The Women’s March, originally the Million Women March, was a protest held on Jan. 21 across the world to show solidarity and unity among women, their partners, and children for equity and civil rights. Over 5 million individuals worldwide and over one million in Washington, D.C. participated during the event. For this three-part series on the Women’s March, May Ramos, past editor-in-chief and former national president, and Xiomara Santana, a staff writer and collegiate sister from the University of Iowa share their experiences of the event. In the final part of the series, we feature more sisters who share why they march.


By May “Mosaic” Ramos, Contributing Writer

During the Women’s March on Washington, I was proud to stand by fellow sorors who were passionate about making their voices heard and standing up for what they believed in. In the statements below, they each share their motivations behind joining the historic event.

Huong

Huong “Theory” Van

“We are at a critical juncture in our society where our moral compass seems to be eroding as a whole. This has happened before in history and what has helped bring the pendulum back to some sort of ‘normal’ semblance is a collective effort of dissent. Take a look at the Vietnam War – the rallying cry of the public accelerated the end of the war.

One of the best ways to feel control, contribution, and catharsis is through protest.  The march is important since it represents so much more then women’s rights. The right to assemble and protest in this country and in this city is a privilege that not even some in our own country can’t exercise safely. So I am using my body, my voice, and my heart to stand up against the injustices domestically and abroad. To stand up against the bigger machines working against the underrepresented and the disenfranchised. I’m marching to create a level playing field. I’m marching to create a better America for my future children.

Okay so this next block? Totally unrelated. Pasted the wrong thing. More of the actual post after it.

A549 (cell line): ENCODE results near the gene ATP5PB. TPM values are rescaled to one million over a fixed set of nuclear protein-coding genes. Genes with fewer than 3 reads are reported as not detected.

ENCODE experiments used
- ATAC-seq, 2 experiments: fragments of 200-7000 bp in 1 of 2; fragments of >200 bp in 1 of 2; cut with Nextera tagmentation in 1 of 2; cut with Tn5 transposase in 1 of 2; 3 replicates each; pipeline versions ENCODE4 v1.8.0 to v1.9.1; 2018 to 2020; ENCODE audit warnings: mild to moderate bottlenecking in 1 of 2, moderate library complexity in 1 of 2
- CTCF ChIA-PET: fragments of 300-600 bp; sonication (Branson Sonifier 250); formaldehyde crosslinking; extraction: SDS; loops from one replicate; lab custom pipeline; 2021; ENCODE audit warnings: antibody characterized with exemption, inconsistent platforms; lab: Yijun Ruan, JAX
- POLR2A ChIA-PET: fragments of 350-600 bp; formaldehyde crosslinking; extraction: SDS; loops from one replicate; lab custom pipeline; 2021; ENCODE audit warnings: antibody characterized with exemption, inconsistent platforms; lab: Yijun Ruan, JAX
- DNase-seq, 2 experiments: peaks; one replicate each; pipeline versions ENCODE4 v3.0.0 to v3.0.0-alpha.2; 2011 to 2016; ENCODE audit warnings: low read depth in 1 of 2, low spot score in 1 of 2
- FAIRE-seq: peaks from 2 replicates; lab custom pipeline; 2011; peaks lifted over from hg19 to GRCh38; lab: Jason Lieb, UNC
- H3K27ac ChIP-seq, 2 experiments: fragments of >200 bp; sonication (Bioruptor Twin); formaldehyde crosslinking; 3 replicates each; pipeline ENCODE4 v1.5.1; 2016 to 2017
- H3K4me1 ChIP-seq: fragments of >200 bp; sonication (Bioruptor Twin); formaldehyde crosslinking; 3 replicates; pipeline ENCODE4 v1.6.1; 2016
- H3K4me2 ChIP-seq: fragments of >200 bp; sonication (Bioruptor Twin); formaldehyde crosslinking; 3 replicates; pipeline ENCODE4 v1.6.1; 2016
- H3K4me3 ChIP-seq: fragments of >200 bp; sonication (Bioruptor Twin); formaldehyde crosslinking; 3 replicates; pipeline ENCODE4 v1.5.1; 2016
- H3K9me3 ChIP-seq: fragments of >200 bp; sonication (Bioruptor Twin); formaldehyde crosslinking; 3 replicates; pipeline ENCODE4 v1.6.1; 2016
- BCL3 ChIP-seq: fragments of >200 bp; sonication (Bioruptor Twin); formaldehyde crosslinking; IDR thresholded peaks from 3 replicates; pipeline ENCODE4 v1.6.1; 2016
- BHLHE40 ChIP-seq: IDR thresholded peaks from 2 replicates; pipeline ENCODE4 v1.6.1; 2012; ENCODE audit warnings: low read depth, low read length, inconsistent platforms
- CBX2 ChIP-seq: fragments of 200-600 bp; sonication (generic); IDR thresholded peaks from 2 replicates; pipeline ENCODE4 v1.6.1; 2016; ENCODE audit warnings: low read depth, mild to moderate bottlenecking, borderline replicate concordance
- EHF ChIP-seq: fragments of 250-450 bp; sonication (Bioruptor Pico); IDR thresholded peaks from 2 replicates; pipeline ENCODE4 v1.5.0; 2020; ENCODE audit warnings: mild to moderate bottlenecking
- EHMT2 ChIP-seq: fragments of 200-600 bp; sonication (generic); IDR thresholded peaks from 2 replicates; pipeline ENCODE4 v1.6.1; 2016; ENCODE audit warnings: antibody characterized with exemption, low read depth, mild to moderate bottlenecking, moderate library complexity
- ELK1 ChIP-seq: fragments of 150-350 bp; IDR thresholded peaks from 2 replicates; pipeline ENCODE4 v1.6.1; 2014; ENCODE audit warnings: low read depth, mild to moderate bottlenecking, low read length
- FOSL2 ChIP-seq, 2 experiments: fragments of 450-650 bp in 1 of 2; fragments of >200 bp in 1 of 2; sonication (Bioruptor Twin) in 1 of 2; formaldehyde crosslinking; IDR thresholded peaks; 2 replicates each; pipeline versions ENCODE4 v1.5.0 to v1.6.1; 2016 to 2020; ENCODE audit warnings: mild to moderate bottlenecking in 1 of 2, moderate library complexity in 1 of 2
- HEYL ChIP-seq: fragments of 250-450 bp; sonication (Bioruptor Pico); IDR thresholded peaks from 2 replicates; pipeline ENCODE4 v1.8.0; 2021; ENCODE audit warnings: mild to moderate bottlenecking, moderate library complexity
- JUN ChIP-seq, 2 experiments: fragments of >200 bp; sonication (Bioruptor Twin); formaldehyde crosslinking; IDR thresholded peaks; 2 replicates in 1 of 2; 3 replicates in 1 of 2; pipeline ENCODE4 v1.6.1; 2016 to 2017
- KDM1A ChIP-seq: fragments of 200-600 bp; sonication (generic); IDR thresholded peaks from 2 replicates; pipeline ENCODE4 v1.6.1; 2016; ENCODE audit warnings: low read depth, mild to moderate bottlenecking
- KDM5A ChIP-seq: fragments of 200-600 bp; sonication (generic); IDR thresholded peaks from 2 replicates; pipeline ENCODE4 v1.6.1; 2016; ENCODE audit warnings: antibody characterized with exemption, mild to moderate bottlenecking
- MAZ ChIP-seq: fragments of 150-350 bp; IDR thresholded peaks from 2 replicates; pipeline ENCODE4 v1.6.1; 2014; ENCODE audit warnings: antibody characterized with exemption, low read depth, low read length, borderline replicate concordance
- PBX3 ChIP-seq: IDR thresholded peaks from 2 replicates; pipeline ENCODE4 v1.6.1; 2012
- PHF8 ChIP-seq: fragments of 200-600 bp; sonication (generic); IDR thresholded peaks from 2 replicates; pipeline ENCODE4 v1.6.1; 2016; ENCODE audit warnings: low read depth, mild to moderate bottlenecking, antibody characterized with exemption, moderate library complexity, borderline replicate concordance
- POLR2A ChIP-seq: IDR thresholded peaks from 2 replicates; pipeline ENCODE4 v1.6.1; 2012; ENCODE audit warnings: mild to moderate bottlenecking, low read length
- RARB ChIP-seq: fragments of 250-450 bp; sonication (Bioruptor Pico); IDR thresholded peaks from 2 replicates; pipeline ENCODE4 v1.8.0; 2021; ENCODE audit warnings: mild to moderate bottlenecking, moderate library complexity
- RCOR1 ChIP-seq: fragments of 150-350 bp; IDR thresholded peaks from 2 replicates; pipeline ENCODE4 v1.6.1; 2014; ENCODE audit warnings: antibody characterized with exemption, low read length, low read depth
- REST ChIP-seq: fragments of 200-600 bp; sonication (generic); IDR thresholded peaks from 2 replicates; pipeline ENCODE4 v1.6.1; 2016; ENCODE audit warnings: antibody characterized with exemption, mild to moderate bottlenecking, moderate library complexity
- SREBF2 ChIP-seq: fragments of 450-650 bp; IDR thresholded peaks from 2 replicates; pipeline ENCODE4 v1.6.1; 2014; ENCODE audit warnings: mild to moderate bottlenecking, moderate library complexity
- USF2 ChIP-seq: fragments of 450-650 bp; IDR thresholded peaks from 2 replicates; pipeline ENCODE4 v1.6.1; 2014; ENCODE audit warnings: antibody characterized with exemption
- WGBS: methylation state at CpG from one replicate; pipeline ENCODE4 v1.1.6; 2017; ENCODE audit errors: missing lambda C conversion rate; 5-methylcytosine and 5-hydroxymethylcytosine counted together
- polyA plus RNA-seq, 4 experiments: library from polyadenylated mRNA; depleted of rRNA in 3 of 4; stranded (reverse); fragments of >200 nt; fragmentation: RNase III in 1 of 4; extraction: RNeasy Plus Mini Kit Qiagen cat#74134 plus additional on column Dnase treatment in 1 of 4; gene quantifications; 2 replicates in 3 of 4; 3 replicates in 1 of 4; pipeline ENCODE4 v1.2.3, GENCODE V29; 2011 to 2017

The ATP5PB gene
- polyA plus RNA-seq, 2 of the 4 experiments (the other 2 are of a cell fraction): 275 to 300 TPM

As Dr. Martin Luther King famously once said, ‘In the End, we will remember not the words of our enemies, but the silence of our friends.'”

 

melissa

Melissa “solaris” Duong

“Because ignorance is not an option.”

 

angie

Angie ” Gravitee” Marable

“Malala Yousafzai is an inspirational young woman and human rights activist who once said, ‘If one man can destroy everything, why can’t one girl change it?’ We are at a place in history where men (with questionable intent) still hold so much power over what women and girls perceive that they can do as they navigate through society. From what we study in school, to how we dress, speak, or manage our healthcare –  there are men telling us what they think is appropriate. This March is a chance for us as women to collectively say, ‘This is what we want for ourselves,’ and it’s a chance for our allies to support us in that declaration.”

 

christine

Christine “ECKO” Ho

“Staying silent in times of injustice against women and minorities and when so many people seem to be misguided is not only a disservice to myself, but also to my many friends from different backgrounds. Perseverance with evidence of conviction will do more to change the world than silence.”

 

Tatiana

Tatiana “Platinum” Nelthrope

“If I were to remain silent, I’d be guilty of complicity (according to Albert Einstein). I refuse to model that behavior for my children and I march so they won’t fear their own voices.”

 

EDITORIAL DISCLAIMER: All personal statements, beliefs, and opinions in this article are subject to the views of the writer and do not necessarily reflect the views of The Jade Times and/or Delta Phi Lambda.


Featured Image: Women’s March

Article Images: Special to The Jade Times